We Need To Talk (About Money)

Our relationships with money are complicated — but the conversations don’t have to be.

by Nondini Naqui, President & CEO of Society of Grownups

Let’s talk about money.

Wait, where are you going? Come back!

I get it. Talking about money is tough, maybe even a little uncomfortable. But it’s important. Here’s why.

For the most part, we tend to think about money rationally, logically, in terms of dollars and cents. We focus on literal balances like how much we have and how much we want. But really, money is much more than that to us. It’s emotional, it’s complicated, it’s a relationship.

And talking about it is taboo.

Like everything that makes up who we are, our concept of money is deeply rooted in our own histories. Our relationships with money mirror what we’ve absorbed growing up: from our parents, friends, and other cultural messages. Despite what we think, money is more than saving and spending — because those behaviors are dictated by our dreams, guided by our aspirations, tied to our ideas of the future, and wrapped up inextricably in our insecurities.

Money is Emotional

When we only focus the money conversation around the math, we miss the point: whether we like it or not, we can’t only be rational about our finances. Money is emotional, entwined with everything we’ve seen, we are, and wish to be. When I say we need to talk about money, I mean that we need to have a soul-searching, all-encompassing, holistic conversation. For many of us, that idea is not only unfamiliar, but also frightening. It’s something we haven’t done. Something we may not even have the words for in our vocabularies.

This language barrier around money was quite literally the case for me. My story is an immigrant story. My parents are from Bangladesh and were educated in Russia. And when our small family emigrated to the United States just shy of my second birthday, my father supported us on a post-doc salary of about $13,000 a year. This was not a lot of money, even in the early 1980s. Money was something he thought of and worried about often.

From early on, I recognized that money was something secretive.

I remember all the languages spoken at our dining room table: Bengali, English, and Russian. But Russian had a special role in our household. It was “the secret language,” the one my parents used when they wanted to talk to each other without anyone else understanding. And when they’d turn to one another and start speaking in Russian, I knew that meant one of two things: either I was in trouble or they were talking about money. From early on, I recognized that money was something secretive, something you didn’t talk about openly.

For many of us, money is wrapped in judgment, shame, and endless comparisons. And that’s not something that I’m immune to. I wish I could say the money conversation got more open as I got older, but instead, these same attitudes persisted.

My best friends and I talk about almost everything: each other’s dating histories, religious musings, political leanings, career goals, hopes, and fears, and lately, we’ve even had intimate discussions about our health. But, even then, among my closest inner circle, you can probably guess the one topic we never talk about.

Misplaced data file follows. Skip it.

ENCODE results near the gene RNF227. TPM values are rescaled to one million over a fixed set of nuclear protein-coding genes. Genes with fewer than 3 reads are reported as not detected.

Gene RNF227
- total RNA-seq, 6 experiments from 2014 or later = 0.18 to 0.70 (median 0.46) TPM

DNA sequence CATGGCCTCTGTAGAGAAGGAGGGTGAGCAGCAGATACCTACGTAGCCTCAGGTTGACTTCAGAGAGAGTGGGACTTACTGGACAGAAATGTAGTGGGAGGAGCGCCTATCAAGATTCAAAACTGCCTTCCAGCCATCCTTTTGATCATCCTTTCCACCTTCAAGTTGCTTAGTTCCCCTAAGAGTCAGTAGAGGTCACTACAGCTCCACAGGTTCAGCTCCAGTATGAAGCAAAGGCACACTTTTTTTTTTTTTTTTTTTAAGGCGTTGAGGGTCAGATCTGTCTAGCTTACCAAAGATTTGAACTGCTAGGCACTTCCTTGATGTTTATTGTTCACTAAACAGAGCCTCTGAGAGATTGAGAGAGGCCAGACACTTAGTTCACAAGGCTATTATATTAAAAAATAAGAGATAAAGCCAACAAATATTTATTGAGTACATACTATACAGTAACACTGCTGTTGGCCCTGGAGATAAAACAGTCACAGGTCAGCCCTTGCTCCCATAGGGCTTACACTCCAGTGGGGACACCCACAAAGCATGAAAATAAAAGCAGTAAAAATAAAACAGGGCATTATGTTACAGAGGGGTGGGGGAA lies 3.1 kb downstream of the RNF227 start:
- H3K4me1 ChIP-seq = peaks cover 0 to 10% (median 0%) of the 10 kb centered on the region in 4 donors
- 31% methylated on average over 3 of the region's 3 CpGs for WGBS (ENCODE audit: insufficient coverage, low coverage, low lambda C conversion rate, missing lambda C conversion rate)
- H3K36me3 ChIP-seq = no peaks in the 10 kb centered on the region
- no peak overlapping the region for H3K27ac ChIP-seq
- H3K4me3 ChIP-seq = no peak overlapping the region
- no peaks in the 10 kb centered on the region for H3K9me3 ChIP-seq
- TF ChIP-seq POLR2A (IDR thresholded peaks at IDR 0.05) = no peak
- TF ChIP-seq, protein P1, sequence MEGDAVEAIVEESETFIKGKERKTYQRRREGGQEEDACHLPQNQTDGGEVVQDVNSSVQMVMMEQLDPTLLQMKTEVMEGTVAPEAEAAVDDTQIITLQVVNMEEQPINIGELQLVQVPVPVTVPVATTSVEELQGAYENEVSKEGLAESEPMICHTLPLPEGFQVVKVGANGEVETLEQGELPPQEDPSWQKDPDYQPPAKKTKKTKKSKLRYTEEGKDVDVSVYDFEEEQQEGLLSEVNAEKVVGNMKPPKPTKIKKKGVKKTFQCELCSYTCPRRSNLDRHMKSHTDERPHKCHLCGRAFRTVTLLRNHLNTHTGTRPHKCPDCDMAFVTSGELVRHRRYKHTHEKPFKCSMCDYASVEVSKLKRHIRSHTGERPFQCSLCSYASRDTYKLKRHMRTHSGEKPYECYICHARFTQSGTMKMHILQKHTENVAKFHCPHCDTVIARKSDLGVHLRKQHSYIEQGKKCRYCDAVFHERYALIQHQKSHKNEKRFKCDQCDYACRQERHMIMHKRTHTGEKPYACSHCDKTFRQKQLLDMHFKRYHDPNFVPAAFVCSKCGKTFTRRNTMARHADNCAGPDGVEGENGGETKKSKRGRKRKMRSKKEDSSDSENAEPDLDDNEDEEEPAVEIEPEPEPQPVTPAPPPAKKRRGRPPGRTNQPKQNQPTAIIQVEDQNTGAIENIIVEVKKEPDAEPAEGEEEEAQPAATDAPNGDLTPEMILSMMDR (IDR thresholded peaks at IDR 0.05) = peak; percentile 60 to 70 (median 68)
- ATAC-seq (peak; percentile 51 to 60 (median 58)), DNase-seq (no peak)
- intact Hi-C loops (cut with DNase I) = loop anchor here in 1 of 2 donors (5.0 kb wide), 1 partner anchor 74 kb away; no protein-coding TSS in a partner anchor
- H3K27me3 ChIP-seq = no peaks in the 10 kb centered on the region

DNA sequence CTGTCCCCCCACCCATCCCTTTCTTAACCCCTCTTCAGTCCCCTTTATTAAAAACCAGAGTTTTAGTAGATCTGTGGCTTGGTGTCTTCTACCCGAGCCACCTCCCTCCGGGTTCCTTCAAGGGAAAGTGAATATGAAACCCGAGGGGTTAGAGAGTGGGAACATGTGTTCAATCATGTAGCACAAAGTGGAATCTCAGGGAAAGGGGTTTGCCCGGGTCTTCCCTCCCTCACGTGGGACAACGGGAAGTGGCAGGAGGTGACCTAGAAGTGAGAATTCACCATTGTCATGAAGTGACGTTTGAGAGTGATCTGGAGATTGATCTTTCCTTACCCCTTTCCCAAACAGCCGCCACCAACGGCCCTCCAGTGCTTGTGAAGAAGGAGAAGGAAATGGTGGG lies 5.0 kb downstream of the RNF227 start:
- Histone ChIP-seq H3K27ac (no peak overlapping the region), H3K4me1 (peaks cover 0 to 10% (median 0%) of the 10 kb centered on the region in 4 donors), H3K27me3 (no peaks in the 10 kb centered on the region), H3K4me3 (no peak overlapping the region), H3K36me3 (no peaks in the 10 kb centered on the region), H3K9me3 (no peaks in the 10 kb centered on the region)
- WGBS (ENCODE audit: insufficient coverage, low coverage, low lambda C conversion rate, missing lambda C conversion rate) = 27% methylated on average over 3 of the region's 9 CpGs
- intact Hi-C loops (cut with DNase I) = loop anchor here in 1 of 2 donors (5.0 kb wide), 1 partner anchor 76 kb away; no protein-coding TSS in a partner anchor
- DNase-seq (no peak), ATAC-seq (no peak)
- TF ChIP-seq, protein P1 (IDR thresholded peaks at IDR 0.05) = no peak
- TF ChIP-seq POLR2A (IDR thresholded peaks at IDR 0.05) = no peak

There is a financial underpinning to every major life decision we make. Yet I have no idea how much my friends earn, their comfort level with debt, the trouble they’ve had, or how much they want to save or spend on a house or car. If knowledge is power and we’re unable to have that conversation, where does that really lead us?

Fear of Judgment

Why is it so hard to talk about money? I think it’s because, at heart, there’s a real fear of judgment. How many of us have looked at someone else and thought, “Oh, they’re irresponsible with money” or “That person can’t afford that”? We also turn that judgmental voice on ourselves. We internalize those judgments and make assessments without context, education, or communication.

Luckily, this isn’t a lost cause. We can talk about money. Indeed, the only way to normalize the topic and de-stigmatize the taboo is by talking. We need to look at our own histories, seek out information to feel more empowered, and be more open-minded about our expectations, realizing they aren’t created in a vacuum.

Having open, honest conversations about our values — and how money impacts them — is something we’ve put front-and-center at Society of Grownups. During my time as CEO, I’ve made a concerted effort to open the conversation with my family, to talk about how and why money makes us anxious or emotional. It hasn’t been easy, and that self-judgment and secretiveness is still present. But every time we have a money conversation now, it’s in a language that we all understand. I feel closer to them — and I feel more self-aware, too.

Now I tell everyone that it’s OK — and healthy — to talk about finances!

I encourage you to break the money taboo and begin to have these conversations, too. If we can demystify our finances, we can begin to control money and stop letting it control us. ❏

For more on money as the last taboo, watch Nondini’s TedX talk at her alma mater, Wellesley College.

Nondini Naqui is the President & CEO of Society of Grownups. She took the road less traveled to get to finance, studying anthropology, Spanish, and business, then co-founding a nonprofit for HIV-positive women in Ethiopia. After a tenure at ING DIRECT, she found she could combine all her skills and interests at Society of Grownups. Day to day, Naqui is focused on business and marketing strategy, and — in true start-up fashion — pitches in wherever she’s needed. Naqui is a graduate of Wellesley College, where she double majored in Spanish and Anthropology, and received her MBA from The University of North Carolina at Chapel Hill.

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